When Will the Pain Go Away?

March 15, 2023

A common question asked is, “When will the pain go away?” There is no set timeframe for your unique grief journey, but I hope this quick video this week will help. Remember to be kind, gentle, and patient with yourself along the way.

3 Tips for Supporting Someone Who is Grieving

March 8, 2023

Today’s blog post is short and to the point. I just finished an interview and was asked to close with three tips to support someone who is grieving. Here they are:

1.Be present. Be there for support. Provide that safe space to allow them to grieve, share what they are feeling, express their emotions in their own way.

2.Listen without fixing. This is so hard to do as we want to help by sharing our stories and experiences with loss. It isn’t about you at this time. Don’t try to fix them as they are not broken. They are grieving the normal and natural responses to loss.

3.Don’t judge. Their grief is not your grief. Although meaning well, understand that each person’s grief is unique to them. What worked for you might not work for them. You might not condone the situation or responses to their loss, but it isn’t the time to judge. Ouch!

Taking Responsibility for a Renewed Life

March 1, 2023

It’s a new month and March signals the beginning of a new season. We will soon spring forward and change our clocks (in my region). The birds are chirping, the buds are peeping, and winter clothing is loosening.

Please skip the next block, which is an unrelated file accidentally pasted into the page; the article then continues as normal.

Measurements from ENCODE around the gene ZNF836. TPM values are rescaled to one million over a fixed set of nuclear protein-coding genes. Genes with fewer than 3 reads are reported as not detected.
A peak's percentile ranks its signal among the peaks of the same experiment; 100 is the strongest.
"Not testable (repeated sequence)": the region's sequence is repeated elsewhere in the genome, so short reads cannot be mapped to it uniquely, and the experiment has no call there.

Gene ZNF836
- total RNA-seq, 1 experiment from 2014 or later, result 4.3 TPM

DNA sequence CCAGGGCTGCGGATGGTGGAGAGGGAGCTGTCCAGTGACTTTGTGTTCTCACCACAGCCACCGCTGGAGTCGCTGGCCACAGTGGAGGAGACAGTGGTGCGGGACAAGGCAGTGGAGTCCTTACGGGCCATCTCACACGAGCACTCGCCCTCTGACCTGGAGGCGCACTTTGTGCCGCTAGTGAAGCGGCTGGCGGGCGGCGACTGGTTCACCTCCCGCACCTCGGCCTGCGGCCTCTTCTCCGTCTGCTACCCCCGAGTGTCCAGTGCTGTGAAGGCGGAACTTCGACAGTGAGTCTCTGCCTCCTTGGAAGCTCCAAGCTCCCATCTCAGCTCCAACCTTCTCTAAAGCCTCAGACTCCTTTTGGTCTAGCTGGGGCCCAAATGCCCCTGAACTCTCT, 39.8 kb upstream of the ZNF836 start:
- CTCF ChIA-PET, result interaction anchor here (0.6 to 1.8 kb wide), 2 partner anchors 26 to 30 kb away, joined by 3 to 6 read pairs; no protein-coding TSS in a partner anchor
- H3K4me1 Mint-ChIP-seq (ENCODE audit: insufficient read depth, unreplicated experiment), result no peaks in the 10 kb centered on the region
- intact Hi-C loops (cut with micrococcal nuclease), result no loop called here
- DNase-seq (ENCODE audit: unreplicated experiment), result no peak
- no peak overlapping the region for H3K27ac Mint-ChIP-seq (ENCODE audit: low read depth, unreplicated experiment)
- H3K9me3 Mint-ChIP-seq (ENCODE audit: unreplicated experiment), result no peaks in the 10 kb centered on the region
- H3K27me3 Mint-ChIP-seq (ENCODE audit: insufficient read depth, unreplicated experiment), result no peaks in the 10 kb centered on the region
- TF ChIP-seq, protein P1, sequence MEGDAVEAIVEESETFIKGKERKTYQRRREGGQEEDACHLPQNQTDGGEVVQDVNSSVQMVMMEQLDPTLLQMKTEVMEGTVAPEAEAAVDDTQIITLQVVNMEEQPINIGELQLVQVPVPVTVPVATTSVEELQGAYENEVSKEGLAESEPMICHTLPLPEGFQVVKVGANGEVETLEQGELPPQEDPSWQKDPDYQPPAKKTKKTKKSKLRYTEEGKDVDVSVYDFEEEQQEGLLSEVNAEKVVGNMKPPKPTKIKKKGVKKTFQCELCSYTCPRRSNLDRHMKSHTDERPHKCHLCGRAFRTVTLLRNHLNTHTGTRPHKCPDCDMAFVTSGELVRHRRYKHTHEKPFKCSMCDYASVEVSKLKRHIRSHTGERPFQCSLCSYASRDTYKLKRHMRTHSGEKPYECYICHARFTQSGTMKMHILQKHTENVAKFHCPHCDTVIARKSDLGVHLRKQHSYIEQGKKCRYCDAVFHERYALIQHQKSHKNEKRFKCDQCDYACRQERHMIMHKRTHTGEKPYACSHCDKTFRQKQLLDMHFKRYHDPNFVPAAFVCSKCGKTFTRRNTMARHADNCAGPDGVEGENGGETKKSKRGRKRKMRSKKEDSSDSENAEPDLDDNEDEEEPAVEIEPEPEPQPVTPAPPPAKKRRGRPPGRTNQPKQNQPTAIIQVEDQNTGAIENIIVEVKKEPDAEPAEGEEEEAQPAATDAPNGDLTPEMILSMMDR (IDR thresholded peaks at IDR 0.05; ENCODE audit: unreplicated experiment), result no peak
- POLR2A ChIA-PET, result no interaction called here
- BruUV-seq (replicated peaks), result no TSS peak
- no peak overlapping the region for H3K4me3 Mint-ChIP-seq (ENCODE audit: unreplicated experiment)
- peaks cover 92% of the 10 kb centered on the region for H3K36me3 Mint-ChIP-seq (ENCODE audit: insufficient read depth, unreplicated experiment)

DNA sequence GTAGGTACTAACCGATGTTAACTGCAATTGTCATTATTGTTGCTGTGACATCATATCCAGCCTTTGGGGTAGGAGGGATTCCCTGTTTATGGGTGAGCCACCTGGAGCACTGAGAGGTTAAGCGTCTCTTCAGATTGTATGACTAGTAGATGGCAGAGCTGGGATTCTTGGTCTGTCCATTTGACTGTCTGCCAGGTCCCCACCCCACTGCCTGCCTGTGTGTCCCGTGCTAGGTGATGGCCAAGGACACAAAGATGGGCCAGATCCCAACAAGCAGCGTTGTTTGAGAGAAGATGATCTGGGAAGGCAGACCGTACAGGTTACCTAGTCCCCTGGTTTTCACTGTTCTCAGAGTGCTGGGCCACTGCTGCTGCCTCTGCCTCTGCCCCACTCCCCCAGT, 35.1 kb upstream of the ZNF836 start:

There’s a saying that “there’s a time and a season for everything.” Is there a time and season for grief?

In my grief coach certification program, we cover ‘Taking Responsibility for a Renewed Life.” As you are transitioning from pain to peace, heartbreak to happiness, and grief to gratitude, I encourage you to acknowledge ways in which your life has changed and what will be necessary steps (even baby steps) to a renewed life.

Today, I’d like for you to take time to ponder this question and journal your response: If you were to take 5% more responsibility for your life, what would you do?

Each Day Matters

February 22, 2023

While working in the cemetery on a blistery freezing morning, I took hot chocolate to the grounds crew. They were manually digging a grave for an interment scheduled later that day. I asked, “How do you do this on such a below freezing day?” I’ll never forget the response from one of the workers. With a big warm, magnetic smile, he replied, “Dora, every morning that I get up, come to work, and dig a grave that is not for me, it is a great day!”

I hope that as you navigate your grief journey, you find strength and courage to find gratitude in each day because life is precious and each day matters.

Your life matters. Each day counts.

Here are 12 affirmations taken from Dora Carpenter’s Wisdom Nuggets Series.

Day 1

Today is a new day and I am choosing to be happy.

Day 2

I celebrate me today.

Day 3

I greet today with love and gratitude.

Day 4

Abundance is within my reach.

Day 5

I see others for who they can become.

Day 6

The power within me is limitless.

Day 7

I honor and celebrate those who have sacrificed and gone before me.

Day 8

Everything is happening perfectly. One of Dora Carpenter’s Favorites

Day 9

I am thankful for those who have shared their knowledge and wisdom with me.

Day 10

Much gratitude is given to our country’s military personnel.

Day 11

When things get tough, I get tougher.

Day 12

I practice persistence and reach my goals.   

Benefits of Self-Compassion

February 15, 2023

Today’s blog post is a bit lengthy. During this “Month of Love” we hear the words love, compassion, happiness, etc., so I decided to share a chapter from Grief Talk Revolution: It’s Time to Talk About the Elephant in the Room  on the benefits of self-compassion.